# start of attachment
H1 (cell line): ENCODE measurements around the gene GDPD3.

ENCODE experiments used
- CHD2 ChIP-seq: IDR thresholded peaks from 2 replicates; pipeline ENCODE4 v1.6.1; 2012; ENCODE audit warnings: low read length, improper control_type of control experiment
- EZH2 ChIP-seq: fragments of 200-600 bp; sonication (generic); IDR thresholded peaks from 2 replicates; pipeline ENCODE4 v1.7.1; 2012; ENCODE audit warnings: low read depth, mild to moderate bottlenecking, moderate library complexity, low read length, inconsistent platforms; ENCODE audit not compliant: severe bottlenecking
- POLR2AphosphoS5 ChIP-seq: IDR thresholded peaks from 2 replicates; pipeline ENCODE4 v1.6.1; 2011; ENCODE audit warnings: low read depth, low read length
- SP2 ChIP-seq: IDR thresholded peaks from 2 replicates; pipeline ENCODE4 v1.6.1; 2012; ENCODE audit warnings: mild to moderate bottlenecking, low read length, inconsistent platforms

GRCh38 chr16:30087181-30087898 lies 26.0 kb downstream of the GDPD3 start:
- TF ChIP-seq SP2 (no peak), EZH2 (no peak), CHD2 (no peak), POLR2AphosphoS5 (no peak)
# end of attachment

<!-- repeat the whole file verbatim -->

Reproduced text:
H1 (cell line): ENCODE measurements around the gene GDPD3.

ENCODE experiments used
- CHD2 ChIP-seq: IDR thresholded peaks from 2 replicates; pipeline ENCODE4 v1.6.1; 2012; ENCODE audit warnings: low read length, improper control_type of control experiment
- EZH2 ChIP-seq: fragments of 200-600 bp; sonication (generic); IDR thresholded peaks from 2 replicates; pipeline ENCODE4 v1.7.1; 2012; ENCODE audit warnings: low read depth, mild to moderate bottlenecking, moderate library complexity, low read length, inconsistent platforms; ENCODE audit not compliant: severe bottlenecking
- POLR2AphosphoS5 ChIP-seq: IDR thresholded peaks from 2 replicates; pipeline ENCODE4 v1.6.1; 2011; ENCODE audit warnings: low read depth, low read length
- SP2 ChIP-seq: IDR thresholded peaks from 2 replicates; pipeline ENCODE4 v1.6.1; 2012; ENCODE audit warnings: mild to moderate bottlenecking, low read length, inconsistent platforms

GRCh38 chr16:30087181-30087898 lies 26.0 kb downstream of the GDPD3 start:
- TF ChIP-seq SP2 (no peak), EZH2 (no peak), CHD2 (no peak), POLR2AphosphoS5 (no peak)